2 Indications and current treatments
2.1 Chronic thromboembolic pulmonary hypertension is a progressive disease. It is caused by obstruction of the pulmonary arteries (from main to subsegmental levels) by pulmonary emboli that have not resolved but which have become organised. This causes narrowing of the pulmonary arteries, an increase in the resistance to blood flow and a rise in pressure within the pulmonary arteries. Progression of pulmonary hypertension may occur because of gradual remodelling of unobstructed pulmonary vasculature in response to the haemodynamic changes.
2.2 Early symptoms include chest pain, shortness of breath, fatigue, dizziness, peripheral cyanosis and oedema. If left untreated, chronic thromboembolic pulmonary hypertension often leads to right heart failure and ultimately death.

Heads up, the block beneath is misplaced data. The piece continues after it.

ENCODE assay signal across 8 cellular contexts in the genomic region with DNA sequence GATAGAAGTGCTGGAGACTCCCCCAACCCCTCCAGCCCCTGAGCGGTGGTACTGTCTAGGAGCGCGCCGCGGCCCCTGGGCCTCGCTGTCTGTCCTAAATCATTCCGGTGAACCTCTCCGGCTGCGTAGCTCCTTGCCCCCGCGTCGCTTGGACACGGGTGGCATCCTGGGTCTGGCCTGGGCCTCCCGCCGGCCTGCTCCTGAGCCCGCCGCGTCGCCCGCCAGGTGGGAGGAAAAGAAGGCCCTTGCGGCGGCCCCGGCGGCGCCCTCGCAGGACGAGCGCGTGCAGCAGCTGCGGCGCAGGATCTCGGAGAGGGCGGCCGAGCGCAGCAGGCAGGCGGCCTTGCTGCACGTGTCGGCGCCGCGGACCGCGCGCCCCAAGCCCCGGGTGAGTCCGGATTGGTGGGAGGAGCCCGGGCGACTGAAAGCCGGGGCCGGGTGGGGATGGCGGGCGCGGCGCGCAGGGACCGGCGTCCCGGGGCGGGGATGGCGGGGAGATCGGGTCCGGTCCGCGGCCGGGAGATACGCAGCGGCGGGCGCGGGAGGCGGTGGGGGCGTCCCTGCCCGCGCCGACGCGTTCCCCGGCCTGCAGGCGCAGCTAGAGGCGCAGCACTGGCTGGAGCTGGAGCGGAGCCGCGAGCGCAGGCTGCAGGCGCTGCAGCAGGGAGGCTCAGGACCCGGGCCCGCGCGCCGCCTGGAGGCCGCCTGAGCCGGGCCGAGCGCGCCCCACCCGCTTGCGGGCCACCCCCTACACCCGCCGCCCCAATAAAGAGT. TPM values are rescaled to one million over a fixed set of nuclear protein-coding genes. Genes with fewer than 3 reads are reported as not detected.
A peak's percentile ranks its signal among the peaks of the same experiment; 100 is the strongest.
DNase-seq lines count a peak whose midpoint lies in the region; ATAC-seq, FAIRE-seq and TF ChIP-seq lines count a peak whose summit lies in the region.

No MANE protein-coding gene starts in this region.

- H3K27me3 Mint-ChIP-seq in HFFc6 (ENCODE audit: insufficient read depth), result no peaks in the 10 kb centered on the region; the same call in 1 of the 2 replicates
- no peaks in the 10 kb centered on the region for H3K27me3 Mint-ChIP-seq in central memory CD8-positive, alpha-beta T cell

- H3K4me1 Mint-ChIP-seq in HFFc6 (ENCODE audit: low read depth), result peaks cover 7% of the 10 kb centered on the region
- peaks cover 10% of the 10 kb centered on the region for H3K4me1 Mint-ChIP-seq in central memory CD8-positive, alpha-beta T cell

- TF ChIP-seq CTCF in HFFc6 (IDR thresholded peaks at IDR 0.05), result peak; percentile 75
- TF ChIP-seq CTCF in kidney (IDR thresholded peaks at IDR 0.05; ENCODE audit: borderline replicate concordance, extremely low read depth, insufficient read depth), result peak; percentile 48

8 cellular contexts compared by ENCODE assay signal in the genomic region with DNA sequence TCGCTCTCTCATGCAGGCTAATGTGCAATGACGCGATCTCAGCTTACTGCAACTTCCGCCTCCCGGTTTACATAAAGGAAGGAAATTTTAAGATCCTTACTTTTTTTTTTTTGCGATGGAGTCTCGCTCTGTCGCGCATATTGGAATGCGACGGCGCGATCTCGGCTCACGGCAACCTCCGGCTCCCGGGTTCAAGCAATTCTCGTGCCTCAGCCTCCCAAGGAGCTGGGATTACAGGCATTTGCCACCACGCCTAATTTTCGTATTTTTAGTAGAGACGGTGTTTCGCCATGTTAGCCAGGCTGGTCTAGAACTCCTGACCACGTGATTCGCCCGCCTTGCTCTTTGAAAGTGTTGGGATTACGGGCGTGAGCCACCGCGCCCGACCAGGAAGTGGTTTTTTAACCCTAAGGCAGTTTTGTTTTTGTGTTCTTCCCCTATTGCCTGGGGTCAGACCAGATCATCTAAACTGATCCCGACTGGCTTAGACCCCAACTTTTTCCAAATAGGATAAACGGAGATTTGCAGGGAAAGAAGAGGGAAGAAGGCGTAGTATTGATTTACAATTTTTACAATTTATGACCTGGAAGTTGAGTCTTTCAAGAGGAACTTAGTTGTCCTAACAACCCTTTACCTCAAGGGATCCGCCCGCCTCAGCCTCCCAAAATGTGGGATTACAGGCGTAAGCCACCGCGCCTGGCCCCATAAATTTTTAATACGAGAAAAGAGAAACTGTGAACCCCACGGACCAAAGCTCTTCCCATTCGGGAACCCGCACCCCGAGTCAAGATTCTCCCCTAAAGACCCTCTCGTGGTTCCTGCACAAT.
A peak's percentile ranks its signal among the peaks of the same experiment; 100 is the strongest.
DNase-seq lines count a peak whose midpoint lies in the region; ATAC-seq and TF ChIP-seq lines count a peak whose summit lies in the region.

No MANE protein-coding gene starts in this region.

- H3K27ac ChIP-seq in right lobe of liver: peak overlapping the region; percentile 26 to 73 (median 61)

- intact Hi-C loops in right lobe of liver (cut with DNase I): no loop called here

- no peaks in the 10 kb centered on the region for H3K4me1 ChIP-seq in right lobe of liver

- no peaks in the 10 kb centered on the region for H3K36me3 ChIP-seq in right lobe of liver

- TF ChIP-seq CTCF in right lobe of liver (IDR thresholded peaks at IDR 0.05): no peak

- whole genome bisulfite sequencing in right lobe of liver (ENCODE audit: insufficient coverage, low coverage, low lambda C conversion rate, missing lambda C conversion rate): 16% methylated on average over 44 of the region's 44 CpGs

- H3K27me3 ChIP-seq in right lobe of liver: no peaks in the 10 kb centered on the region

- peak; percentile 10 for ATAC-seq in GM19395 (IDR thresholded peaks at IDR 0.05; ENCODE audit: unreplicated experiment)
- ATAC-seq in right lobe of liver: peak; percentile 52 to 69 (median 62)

2.3 Medical treatment includes anticoagulants to prevent recurrent venous thromboembolism and in‑situ pulmonary artery thrombosis. Vasodilators may be used to reduce pulmonary hypertension. Pulmonary endarterectomy is a surgical procedure that aims to remove the obstructing thromboembolic material. However, the procedure may not be suitable for all patients because of comorbidities or because smaller peripheral pulmonary arteries are affected.